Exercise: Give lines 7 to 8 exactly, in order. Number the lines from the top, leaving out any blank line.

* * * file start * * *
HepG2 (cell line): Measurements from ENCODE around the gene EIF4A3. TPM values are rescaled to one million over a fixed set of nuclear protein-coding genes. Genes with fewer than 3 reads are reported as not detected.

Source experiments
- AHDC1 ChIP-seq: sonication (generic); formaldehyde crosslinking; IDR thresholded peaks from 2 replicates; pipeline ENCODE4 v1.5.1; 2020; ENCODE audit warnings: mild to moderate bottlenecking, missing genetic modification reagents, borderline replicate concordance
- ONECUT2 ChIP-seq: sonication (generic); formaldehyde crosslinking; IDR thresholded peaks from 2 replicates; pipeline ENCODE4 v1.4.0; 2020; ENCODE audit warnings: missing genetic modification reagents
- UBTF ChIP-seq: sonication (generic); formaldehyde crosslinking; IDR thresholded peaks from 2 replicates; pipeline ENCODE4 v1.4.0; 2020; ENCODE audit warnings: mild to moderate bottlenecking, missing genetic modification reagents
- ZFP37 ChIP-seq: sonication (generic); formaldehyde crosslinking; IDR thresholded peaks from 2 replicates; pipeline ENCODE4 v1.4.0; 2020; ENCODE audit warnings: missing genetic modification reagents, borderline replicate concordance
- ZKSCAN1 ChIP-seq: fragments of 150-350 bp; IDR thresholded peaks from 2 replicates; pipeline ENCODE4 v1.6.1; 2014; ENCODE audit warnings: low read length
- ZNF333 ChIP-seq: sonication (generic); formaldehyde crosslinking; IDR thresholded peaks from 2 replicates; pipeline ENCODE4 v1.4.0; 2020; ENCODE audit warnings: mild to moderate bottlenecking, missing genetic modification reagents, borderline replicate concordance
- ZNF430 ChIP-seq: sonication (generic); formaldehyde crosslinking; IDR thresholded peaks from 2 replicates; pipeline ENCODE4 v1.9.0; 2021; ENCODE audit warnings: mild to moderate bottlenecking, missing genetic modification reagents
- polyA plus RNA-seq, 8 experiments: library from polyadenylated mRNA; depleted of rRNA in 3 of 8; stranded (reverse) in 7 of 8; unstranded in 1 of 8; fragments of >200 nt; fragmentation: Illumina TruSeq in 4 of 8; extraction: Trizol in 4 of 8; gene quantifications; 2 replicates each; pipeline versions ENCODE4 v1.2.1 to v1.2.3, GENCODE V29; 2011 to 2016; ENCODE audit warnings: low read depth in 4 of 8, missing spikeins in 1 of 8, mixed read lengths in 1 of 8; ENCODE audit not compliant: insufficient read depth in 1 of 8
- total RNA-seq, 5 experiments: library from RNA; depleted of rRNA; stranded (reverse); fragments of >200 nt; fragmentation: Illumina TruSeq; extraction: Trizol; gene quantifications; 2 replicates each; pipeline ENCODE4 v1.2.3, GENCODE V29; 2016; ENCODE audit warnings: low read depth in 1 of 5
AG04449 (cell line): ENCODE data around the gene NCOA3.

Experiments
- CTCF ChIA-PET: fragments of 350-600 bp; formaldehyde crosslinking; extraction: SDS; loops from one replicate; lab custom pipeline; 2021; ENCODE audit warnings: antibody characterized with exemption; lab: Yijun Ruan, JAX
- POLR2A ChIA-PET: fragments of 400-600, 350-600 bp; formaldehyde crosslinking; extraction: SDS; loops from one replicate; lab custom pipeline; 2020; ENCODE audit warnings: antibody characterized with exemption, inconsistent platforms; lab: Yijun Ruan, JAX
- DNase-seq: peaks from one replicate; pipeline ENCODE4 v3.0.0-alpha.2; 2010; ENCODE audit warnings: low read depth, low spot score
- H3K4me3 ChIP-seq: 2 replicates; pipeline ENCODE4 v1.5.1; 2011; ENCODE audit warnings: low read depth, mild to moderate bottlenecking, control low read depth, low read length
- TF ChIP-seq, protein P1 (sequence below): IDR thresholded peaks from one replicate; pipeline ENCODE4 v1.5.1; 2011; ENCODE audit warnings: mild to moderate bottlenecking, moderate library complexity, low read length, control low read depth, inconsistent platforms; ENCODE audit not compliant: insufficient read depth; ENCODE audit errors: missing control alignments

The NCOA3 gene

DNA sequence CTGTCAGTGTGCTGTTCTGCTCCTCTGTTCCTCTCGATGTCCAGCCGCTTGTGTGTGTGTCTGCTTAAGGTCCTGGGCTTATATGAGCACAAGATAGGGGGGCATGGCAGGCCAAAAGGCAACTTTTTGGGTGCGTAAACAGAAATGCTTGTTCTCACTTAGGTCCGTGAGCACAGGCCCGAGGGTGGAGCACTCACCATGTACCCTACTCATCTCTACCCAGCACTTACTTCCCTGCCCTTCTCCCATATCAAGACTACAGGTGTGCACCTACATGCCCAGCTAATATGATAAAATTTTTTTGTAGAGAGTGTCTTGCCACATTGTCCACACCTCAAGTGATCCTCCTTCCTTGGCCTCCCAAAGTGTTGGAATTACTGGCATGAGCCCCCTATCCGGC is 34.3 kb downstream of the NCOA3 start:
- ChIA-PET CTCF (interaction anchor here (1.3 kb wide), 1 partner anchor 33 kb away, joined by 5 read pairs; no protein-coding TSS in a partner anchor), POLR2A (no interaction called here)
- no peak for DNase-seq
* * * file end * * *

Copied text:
- ZKSCAN1 ChIP-seq: fragments of 150-350 bp; IDR thresholded peaks from 2 replicates; pipeline ENCODE4 v1.6.1; 2014; ENCODE audit warnings: low read length
- ZNF333 ChIP-seq: sonication (generic); formaldehyde crosslinking; IDR thresholded peaks from 2 replicates; pipeline ENCODE4 v1.4.0; 2020; ENCODE audit warnings: mild to moderate bottlenecking, missing genetic modification reagents, borderline replicate concordance